Thursday, January 13, 2011

The Italian Job

I've been getting into Italian films lately. Not the arthouse-type stuff directed by the likes of Fellini and watched by pretentious bores. If that was the case, I would have said that I'd been getting into Italian cinema. No, I've instead been getting into the 1970s exploitation stuff. The sort of films that the distributor Shameless puts out on DVD - horror flicks, giallo films and so-called erotica. I've already mentioned Strip Nude For Your Killer, which I received as a Christmas present, an erotic giallo, and probably the sleaziest film I've ever seen. I also watched Torso: Carnal Violence, another, more conventional giallo-style movie, over the same period. However, this proved a little disappointing - poorly structured and slowly paced, it had no real sense of urgency, let alone clear narrative drive. Nevertheless, like most of this type of film, it had many compensations - beautiful locations, excellent cinematography and, naturally, lots of gratuitous nudity. Most recently, I watched the highly intriguing Footprints on The Moon. Interestingly, although marketed by Shameless as a giallo, this is actually more of a psychological thriller, chronicling the heroine's mental breakdown and subsequent descent into insanity. For most of its running time it successfully manages to deceive the viewer into believing that she might not be paranoid, that she might actually have stumbled upon some conspiracy related to a sinister moon mission.

But what is it that draws me to this underbelly of Italian film making? In large part it is the look of the films. They might be low-budget exploitation flicks but, like all Italian films, they have terrific production design and cinematography, with a superb use of colour, not to mention great locations, which they use to great effect. They also employ some striking imagery. Torso, for instance, juxtaposes its murders with the mutilation of a child's doll. Footprints on The Moon opens with an arresting sequence involving an astronaut being abandoned on the moon's surface by his crewmate. Even the film's weakest point - narratives which are often nebulous to the point of non-existence - can actually be a strength, as they give the plots the 'logic' of a dream, forcing the viewer into continually shifting their interpretation of the events unfolding on screen. Indeed, it is probably this dream-like aura which the strange narratives, odd imagery and elliptical direction imbue the best of these films with, which is my favourite aspect of them. That, along with the fact that, unlike contemporaneous exploitation flicks in the UK and US, (most of these films date from the 1970s and early 1980s), they seem to be continually pushing the boundaries of what is acceptable, whether it be in terms of the depiction of violence, sex or even mental health. Damn it, they're edgy in a way other films aren't. Anyway, I've got a couple more lined up for this weekend: Venus in Furs and Oasis of Fear. I'll keep you posted on my reactions to them.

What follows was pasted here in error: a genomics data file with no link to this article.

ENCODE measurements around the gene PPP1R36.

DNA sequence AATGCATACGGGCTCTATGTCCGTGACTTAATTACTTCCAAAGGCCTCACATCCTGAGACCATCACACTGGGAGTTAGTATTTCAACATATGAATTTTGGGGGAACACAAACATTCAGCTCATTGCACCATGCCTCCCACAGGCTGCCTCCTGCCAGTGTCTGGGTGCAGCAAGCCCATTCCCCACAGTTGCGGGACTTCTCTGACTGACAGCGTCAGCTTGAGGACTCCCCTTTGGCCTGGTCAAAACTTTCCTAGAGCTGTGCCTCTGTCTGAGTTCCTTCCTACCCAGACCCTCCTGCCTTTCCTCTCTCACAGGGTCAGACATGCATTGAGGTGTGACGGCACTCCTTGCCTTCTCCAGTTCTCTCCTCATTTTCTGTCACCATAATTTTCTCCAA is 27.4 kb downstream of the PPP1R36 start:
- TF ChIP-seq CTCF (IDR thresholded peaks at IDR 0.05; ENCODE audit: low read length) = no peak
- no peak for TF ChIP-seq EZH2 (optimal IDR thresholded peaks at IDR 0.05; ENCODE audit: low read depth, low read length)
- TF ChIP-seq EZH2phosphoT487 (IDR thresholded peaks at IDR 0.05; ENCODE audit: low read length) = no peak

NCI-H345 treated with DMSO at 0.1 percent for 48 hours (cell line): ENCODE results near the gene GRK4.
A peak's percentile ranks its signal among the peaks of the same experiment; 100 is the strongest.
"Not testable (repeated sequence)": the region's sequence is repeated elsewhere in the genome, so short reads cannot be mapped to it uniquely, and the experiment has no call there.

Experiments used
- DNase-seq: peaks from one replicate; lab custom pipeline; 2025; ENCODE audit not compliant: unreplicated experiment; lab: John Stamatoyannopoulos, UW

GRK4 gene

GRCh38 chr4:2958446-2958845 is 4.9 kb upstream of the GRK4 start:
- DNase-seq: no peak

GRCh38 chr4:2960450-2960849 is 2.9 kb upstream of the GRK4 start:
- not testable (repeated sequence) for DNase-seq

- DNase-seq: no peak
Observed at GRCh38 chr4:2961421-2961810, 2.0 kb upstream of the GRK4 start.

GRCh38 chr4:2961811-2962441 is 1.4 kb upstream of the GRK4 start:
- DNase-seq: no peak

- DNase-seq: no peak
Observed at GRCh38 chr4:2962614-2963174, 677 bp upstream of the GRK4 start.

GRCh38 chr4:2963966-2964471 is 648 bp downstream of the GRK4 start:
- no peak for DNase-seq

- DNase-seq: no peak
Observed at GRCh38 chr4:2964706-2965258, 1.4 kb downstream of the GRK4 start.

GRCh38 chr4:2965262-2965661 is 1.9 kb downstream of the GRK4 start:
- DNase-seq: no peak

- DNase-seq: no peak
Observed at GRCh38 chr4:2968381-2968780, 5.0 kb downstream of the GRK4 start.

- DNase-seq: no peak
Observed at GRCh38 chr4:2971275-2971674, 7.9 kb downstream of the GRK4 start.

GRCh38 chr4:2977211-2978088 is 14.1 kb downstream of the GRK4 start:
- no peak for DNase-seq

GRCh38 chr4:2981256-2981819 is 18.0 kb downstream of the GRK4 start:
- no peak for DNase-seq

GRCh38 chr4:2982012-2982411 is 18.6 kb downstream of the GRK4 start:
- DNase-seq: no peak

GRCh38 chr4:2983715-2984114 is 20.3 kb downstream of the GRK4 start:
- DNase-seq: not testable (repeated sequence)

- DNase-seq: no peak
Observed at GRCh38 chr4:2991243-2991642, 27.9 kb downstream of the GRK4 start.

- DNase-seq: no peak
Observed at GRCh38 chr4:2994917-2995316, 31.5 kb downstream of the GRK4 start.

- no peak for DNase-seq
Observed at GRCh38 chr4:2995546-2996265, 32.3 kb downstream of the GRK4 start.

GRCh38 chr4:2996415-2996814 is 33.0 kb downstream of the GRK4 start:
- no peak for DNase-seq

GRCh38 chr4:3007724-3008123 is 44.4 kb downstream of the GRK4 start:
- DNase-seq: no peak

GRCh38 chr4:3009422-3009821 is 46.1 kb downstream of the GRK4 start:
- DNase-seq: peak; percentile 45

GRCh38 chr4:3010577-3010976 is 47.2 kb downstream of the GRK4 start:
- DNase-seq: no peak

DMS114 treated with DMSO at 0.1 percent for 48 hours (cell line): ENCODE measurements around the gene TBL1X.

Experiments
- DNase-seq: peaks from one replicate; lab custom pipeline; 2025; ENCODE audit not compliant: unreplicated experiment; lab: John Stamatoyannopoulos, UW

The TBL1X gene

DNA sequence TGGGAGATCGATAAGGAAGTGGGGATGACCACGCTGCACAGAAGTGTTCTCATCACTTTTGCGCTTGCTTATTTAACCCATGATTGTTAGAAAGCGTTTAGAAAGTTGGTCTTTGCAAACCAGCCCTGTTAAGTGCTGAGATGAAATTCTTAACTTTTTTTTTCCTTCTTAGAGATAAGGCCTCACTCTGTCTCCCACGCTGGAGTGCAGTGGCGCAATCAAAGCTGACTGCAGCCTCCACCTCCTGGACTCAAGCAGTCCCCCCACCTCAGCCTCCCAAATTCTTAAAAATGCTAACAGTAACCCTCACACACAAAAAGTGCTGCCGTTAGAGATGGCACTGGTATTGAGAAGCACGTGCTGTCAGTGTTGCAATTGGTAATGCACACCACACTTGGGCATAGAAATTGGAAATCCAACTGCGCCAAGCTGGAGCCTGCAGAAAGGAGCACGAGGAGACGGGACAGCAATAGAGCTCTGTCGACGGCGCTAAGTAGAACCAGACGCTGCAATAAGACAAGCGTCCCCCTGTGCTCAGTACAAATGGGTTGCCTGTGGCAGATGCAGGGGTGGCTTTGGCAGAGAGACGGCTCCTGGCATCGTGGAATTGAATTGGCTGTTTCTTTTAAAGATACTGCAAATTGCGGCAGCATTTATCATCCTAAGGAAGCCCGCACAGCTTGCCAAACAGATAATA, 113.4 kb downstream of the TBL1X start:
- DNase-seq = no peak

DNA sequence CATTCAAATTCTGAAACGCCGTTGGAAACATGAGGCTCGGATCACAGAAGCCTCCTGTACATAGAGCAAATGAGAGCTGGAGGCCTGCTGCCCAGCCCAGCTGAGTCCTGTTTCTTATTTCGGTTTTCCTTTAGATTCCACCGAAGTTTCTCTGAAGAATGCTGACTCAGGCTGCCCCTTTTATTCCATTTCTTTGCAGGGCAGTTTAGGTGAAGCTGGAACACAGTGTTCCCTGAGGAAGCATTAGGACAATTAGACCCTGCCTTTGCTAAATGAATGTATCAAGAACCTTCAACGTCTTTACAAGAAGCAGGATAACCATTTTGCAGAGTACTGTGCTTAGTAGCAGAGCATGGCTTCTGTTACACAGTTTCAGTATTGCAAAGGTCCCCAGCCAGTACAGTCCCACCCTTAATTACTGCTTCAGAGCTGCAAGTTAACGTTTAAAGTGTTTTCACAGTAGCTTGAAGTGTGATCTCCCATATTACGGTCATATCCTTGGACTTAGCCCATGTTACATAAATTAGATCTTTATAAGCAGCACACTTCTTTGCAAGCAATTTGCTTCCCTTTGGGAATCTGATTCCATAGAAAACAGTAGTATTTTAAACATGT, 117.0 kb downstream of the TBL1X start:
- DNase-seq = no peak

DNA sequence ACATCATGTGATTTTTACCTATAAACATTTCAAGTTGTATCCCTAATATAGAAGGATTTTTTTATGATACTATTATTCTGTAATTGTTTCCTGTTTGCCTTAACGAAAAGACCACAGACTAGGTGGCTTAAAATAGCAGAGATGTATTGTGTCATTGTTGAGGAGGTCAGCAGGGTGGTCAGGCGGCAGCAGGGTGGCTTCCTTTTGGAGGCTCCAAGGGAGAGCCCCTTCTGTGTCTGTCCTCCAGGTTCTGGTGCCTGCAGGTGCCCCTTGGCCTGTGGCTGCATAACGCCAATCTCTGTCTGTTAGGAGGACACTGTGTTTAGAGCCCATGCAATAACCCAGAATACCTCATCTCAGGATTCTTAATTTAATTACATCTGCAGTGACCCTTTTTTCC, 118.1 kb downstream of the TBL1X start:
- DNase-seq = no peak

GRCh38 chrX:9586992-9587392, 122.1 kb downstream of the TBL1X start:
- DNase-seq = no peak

Post a Comment

Subscribe to Post Comments [Atom]

<< Home